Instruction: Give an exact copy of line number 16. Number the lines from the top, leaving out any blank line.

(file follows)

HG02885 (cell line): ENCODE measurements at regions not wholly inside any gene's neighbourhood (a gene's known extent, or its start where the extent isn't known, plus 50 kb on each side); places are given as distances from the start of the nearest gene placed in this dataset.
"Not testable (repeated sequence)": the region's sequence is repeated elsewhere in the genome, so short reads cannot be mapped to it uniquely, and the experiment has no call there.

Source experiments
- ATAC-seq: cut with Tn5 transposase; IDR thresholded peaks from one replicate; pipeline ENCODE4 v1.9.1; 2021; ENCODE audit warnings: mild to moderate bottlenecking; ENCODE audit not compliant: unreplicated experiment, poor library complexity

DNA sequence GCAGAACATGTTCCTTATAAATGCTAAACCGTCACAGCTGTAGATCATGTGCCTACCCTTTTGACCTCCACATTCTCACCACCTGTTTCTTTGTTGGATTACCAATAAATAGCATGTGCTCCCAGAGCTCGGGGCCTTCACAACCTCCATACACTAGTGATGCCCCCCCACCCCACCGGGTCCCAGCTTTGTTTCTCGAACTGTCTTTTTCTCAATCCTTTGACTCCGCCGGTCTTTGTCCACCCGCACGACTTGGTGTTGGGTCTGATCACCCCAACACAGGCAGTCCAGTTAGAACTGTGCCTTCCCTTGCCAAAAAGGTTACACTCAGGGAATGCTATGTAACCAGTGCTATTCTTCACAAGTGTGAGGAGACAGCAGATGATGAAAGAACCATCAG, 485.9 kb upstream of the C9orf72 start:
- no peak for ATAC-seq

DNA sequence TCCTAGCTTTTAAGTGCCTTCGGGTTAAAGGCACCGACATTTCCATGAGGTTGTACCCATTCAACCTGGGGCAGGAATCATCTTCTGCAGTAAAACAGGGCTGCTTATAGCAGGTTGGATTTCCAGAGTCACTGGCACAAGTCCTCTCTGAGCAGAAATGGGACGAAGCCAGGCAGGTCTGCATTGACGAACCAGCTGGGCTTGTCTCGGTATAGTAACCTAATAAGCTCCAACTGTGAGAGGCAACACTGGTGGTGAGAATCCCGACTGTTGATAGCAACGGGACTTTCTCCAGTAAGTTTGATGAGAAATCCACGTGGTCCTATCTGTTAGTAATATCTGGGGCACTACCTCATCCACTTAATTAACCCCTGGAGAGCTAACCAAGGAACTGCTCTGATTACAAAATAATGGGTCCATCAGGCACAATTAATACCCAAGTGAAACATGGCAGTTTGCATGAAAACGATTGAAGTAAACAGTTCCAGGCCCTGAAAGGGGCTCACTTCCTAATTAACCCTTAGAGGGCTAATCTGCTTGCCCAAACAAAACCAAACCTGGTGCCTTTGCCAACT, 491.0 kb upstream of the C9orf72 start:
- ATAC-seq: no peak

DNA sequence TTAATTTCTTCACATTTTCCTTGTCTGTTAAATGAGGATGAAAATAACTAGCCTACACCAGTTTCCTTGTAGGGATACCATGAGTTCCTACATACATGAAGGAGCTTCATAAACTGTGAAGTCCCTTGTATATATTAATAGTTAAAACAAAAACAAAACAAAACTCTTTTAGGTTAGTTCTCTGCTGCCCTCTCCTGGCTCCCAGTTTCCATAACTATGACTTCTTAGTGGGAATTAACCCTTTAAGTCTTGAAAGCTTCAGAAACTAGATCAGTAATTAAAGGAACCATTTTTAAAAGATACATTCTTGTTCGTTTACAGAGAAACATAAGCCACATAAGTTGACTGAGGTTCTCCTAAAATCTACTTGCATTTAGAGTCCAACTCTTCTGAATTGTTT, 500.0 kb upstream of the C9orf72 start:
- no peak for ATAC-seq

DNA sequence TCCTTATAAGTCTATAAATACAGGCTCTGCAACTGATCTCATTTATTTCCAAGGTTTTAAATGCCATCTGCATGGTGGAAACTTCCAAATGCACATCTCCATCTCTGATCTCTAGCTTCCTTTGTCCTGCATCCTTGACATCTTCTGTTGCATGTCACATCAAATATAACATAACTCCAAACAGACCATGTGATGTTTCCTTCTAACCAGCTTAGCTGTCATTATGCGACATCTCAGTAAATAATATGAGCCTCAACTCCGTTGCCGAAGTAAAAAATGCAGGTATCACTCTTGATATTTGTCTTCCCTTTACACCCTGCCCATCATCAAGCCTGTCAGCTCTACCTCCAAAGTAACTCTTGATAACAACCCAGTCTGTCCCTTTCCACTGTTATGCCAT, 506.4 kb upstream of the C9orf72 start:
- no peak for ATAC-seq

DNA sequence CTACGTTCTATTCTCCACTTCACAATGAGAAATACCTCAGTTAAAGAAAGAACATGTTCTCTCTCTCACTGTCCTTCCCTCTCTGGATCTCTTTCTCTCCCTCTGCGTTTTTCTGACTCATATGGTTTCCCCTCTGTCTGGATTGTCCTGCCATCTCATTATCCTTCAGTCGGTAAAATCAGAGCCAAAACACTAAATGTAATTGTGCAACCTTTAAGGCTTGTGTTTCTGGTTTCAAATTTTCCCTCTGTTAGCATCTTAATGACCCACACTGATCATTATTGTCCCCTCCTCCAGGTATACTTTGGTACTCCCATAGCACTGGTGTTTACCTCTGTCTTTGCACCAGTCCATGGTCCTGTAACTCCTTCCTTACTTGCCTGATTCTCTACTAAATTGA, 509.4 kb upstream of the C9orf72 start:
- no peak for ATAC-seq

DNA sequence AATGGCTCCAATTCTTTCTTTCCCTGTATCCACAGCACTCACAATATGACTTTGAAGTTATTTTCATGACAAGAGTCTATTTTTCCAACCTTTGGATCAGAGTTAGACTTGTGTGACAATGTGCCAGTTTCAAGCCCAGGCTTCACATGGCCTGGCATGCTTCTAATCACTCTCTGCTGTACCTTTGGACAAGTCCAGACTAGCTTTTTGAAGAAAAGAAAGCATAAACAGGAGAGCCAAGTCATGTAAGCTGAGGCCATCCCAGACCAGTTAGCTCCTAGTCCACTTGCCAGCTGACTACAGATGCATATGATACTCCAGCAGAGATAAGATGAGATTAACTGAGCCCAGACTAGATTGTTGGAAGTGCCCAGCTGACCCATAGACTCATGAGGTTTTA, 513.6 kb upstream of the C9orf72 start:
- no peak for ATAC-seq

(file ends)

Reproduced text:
- no peak for ATAC-seq